26 Nov How to exercise in winter and combat winter depression and tiredness!
Darkness and Cold trigger many of us into a state of hibernation and retreat. While this is a normal response, for some it can create a feeling of reduced wellbeing. Luckily, to exercise in winter, doesn’t only keep us fit, and warm. It also helps us combat winter depression and tiredness. And this is how!
Causes of Winter Depression
While feeling tired and weary during the dark, grey and cold season of the year is quite a common experience, for some it is more than that.
For around 14% of the US population or around 1 of 10 people generally, what is called “seasonal affective disorder” becomes a factor that really reduces their life quality.
However, whether severe or light – the symptoms are similar: depression, low energy levels, fatigue, and the habit to eat more food.
Luckily, also the solutions that we can implement to improve our general health are the same no matter how severe the form of winter depression is.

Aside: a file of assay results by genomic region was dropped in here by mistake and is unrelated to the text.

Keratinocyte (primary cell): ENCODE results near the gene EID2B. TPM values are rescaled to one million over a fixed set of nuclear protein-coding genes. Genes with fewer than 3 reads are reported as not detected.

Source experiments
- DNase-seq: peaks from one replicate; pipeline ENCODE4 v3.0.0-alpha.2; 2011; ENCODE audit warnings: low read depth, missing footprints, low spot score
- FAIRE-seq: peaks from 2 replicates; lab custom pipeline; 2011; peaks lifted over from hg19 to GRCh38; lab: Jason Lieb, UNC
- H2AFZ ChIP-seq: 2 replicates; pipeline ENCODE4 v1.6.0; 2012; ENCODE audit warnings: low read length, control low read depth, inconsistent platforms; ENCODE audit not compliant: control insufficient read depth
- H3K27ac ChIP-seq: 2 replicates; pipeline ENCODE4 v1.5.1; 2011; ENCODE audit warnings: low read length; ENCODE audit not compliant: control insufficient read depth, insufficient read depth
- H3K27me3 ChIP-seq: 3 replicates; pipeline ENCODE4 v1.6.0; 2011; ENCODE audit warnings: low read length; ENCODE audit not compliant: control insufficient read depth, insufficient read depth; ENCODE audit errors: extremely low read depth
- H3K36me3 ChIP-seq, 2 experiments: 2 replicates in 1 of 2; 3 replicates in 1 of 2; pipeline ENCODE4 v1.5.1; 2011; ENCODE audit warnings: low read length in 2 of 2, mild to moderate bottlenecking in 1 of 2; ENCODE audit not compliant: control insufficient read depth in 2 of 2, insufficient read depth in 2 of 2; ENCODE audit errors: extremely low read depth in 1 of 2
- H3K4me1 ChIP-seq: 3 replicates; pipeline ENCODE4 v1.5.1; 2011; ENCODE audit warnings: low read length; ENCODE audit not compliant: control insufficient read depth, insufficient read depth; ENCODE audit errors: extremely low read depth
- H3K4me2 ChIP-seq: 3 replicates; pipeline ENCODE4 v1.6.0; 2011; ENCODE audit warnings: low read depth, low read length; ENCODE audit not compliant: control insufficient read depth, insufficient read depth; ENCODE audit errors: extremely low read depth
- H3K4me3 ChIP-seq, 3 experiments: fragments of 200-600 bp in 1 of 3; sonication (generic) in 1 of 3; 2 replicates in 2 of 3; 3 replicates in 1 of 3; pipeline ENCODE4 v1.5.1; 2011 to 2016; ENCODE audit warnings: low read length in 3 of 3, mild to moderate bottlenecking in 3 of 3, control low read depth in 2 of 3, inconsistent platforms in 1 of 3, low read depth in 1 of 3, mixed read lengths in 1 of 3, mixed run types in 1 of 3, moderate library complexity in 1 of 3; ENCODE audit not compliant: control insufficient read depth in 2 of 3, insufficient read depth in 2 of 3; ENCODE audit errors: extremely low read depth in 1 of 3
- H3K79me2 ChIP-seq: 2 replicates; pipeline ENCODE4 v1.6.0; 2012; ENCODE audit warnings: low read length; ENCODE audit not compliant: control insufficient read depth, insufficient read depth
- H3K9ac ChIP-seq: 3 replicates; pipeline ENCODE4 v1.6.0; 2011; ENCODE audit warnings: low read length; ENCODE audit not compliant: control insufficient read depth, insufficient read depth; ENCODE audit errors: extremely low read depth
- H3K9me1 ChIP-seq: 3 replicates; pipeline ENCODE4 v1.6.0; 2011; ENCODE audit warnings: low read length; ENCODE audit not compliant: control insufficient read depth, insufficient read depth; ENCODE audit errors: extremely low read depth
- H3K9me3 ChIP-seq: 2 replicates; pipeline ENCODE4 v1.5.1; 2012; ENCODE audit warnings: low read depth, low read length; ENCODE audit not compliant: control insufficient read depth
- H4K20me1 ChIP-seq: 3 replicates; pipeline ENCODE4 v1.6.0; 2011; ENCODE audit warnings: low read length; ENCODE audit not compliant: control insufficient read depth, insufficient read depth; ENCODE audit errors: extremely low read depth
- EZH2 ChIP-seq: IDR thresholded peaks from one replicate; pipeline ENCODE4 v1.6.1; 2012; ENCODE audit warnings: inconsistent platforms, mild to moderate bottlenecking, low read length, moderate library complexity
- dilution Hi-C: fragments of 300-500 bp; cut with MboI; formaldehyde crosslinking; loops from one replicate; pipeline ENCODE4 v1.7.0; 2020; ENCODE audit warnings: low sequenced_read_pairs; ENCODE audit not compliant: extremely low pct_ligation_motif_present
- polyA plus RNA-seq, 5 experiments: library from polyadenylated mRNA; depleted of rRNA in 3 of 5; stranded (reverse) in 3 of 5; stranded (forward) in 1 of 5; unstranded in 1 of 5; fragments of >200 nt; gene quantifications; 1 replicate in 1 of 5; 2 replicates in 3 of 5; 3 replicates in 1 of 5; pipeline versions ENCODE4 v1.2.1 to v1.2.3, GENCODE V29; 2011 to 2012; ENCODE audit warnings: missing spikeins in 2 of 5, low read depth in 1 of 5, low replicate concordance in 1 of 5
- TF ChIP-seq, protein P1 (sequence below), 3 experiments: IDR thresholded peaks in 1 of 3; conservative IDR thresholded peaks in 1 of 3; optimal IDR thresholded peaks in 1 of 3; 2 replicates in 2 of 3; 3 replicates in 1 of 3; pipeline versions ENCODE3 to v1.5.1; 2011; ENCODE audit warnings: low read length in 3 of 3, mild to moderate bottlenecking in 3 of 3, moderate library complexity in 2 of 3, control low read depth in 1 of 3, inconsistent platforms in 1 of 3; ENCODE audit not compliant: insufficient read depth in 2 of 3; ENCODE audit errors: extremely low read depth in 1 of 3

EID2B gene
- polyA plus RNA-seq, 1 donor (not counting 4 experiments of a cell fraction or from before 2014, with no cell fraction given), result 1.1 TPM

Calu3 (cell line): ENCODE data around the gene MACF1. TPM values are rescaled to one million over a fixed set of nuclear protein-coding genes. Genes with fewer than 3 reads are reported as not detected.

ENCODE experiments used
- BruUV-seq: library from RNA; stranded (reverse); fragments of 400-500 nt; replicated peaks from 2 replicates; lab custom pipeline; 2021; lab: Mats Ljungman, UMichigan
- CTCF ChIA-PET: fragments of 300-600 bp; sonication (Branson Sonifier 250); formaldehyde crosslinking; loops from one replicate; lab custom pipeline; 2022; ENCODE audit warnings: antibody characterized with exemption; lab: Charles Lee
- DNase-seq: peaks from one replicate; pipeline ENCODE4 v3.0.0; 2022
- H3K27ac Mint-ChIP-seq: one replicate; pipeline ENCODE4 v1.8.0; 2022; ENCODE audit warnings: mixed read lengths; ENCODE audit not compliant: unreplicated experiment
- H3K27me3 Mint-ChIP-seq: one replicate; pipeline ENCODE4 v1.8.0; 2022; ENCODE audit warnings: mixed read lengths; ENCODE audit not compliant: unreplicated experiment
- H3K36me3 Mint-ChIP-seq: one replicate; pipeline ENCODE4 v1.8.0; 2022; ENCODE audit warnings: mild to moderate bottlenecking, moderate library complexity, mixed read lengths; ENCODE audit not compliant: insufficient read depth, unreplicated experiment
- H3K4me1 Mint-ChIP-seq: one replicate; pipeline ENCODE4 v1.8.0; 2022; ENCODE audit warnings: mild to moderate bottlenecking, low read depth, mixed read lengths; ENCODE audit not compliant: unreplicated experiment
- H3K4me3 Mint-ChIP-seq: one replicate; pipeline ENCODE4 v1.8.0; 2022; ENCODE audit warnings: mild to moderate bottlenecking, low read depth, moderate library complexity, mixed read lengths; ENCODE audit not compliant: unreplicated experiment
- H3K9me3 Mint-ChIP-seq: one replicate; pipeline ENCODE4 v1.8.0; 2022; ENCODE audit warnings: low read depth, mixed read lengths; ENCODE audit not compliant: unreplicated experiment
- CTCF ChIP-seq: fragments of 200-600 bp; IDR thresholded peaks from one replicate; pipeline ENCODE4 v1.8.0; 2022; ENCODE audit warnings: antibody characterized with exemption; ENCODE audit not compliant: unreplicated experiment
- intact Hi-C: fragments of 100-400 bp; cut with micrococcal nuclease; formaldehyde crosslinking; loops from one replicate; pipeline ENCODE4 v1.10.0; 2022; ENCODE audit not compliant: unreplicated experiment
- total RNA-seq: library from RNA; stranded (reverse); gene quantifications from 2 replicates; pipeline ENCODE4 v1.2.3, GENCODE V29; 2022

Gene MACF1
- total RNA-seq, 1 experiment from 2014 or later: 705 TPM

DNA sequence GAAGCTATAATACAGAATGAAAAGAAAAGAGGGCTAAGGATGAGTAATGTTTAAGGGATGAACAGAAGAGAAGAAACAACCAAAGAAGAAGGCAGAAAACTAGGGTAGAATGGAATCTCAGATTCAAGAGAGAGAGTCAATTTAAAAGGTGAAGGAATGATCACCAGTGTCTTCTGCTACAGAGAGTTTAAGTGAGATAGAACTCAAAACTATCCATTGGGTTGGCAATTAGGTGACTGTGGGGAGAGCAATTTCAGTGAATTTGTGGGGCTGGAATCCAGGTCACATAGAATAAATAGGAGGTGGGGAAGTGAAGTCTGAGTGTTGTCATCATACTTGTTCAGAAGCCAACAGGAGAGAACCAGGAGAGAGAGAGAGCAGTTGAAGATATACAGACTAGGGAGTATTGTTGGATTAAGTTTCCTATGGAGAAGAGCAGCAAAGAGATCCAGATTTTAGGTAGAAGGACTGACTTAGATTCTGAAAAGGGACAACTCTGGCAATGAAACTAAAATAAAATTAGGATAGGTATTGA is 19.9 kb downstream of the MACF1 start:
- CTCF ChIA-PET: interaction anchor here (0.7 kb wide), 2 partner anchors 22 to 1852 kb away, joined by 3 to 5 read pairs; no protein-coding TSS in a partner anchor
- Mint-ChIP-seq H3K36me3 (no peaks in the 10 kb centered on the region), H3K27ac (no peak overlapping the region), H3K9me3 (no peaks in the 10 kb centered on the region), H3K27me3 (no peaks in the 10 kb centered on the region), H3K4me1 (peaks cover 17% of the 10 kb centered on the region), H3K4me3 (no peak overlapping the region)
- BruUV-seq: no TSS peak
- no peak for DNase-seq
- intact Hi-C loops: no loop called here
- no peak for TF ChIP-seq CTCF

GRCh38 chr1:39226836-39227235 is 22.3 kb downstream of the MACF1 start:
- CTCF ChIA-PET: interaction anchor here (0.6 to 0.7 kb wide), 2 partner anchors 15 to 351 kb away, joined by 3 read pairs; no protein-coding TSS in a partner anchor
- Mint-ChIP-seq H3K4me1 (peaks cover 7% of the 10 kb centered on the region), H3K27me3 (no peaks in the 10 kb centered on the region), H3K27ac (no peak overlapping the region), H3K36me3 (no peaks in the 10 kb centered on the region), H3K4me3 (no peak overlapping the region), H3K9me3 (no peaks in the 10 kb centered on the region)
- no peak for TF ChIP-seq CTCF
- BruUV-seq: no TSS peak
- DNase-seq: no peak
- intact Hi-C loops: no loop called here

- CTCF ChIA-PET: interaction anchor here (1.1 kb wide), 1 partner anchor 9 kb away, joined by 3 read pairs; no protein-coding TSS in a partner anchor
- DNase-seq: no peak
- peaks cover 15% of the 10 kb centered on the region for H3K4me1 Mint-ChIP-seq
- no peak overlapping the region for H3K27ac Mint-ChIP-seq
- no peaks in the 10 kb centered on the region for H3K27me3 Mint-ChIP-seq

Simply speaking, what determines whether we are experiencing winter depression or not is how our body responds to light, our stock of certain vitamins and nutrients – as well as our levels of activity and time outside.
It feels like the most natural and logical response of our body.
I think it is funny that we as humans have actually coined a disorder for this type of phenomena.
Doesn’t that sound so much like us?
Always wanting to categorize and name everything. And always wanting everything to be positive and cheerful. And if it’s not – well then it is a disease.
It really is time to allow ourselves to live in more alignment with our natural rhythms, and support ourselves in the best way we can during those times.